OUR LAND SAYS MY SISTER LOOKED PEACEFUL by Myles Zavelo

OUR LAND SAYS MY SISTER LOOKED PEACEFUL by Myles Zavelo

CW: Child sexual abuse

The cops are at the front door. The cops break the news to my father. My father screams at the cops. 

Then it’s six days later, but that’s irrelevant, and my father restarts his terribly rough anger from the tippy top every hour.

It’ll always be like this. This’ll always be the case. 

We’re in the waiting area outside the hospital morgue. My father is pacing up and down the hall. 

Well! What did you expect! 

He’s asking me such a question. He stops pacing. For moments. 

Your sister! She lived on beer and lettuce! 

My stomach’s empty, and my back’s against the wall, and my father’s breathing really hard at me. He has my tongue and sucks the words out of my mouth. 

My feeling is still shock beyond feeling. 

She was dating a hooligan! His jeans were ripped! They used needles together! 

It’s three–ten in the afternoon. My father’s livid as ever. He’s devastated, too, but you can only see the rage. He’s foaming at the mouth on the warpath. 

It’s the warpath that leads to skullfucking my sister’s Scumbag Boyfriend. 

My father wants to correct this situation through homicide. 

At least your mother isn’t alive to see this!

My sister even wanted to marry that Scumbag Boyfriend. She told me so the last time I accompanied her to the needle exchange. It was a long walk, no matter what route we took. 

That Scumbag Boyfriend was always a problem.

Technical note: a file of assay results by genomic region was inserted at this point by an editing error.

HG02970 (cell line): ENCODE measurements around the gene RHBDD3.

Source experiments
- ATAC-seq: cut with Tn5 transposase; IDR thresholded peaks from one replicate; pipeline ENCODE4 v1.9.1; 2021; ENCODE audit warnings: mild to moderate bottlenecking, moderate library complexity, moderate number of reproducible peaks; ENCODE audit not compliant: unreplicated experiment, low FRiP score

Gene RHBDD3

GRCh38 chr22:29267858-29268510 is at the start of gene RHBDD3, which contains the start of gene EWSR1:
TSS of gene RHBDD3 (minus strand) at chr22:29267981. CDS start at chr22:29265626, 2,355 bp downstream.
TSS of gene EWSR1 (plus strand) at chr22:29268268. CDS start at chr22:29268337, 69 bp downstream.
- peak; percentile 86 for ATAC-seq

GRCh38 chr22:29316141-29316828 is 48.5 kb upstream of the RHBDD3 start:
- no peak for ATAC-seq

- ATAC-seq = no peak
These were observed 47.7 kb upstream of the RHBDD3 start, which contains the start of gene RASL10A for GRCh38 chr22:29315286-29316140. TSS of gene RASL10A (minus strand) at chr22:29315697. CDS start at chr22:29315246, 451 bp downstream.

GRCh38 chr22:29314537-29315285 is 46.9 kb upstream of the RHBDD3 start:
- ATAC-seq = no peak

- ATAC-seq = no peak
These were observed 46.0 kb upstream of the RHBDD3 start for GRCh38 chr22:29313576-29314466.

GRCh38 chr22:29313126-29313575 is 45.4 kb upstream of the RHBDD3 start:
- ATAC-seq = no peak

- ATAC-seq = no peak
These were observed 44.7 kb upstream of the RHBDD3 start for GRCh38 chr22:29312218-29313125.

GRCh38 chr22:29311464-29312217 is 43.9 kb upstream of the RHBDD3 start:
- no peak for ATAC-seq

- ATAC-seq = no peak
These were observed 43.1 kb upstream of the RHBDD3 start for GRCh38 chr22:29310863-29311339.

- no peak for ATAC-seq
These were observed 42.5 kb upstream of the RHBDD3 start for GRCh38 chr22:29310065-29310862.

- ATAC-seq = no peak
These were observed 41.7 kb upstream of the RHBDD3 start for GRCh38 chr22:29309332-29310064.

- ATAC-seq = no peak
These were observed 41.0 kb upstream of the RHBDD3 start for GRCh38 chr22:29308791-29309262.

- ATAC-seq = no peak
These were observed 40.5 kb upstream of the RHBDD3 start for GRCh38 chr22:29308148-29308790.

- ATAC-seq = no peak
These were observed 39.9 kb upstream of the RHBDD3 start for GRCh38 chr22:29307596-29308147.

I heard that that Scumbag Boyfriend used to beat up his mom. 

My father struggles with insomnia and anger management issues. He’s always tired and angry. A hoot and a half my father is not. 

He served in Desert Storm, where he accomplished a lot. He says the oil fires were something else: scorched earth, awesome worlds of flames you wouldn’t believe

My father actually has a private faith in God. He prays. And his upside down heart—it gets so big.

It’s just that grief only equals rage. When it comes to my father. When it comes to the air of Our Land. When it comes to the men of Our Land. 

But not when it comes to me.

No. 

Not me. 

Not me at all. 

I am not like that. I am not like my father. I am not like any of the men of Our Land. I am making a promise right now: I am drawing a line in the scum, I am separating and distancing. I move gently, deliberately. I am capable, smart, good, clean, kind. I am a swan. I could be great. 

I do realize these things about myself. I do not like Our Land. No, I do not like Our Land very much at all. 

It rains every Sunday, and my sister died on an exceptionally rainy Sunday. Our Land is covered in traffic jam after traffic jam. Nobody tells jokes in Our Land. 

And, in my opinion, my sister—when she was breathing, when her heart was pumping, when she was laughing, when she was alive and well, when you really start to think about it—was the definition of excellence.

Well, my sister was never that well. 

I mean, in my memory, my sister will be excellent forever. And this is how loss works. 

+

A sandstorm. A precinct of filth. An explosion of dirt. 

Real eyebrows and elongated feet and her pains that tickled. 

Our Land is a plush yellow car filled with scars only I can see. 

+

My father hasn’t stopped pacing the waiting area. He keeps checking his phone. He continues to talk about revenge. I stuff my hands in my pockets. I think my father has heartworm. I think about how my sister, when she was alive and never that well, was bad at grownup math, but was pretty good at little-kid math and thought she’d make a pretty good teacher. She thought she could teach little-kid math. You know, one day, maybe, if she absolutely had to.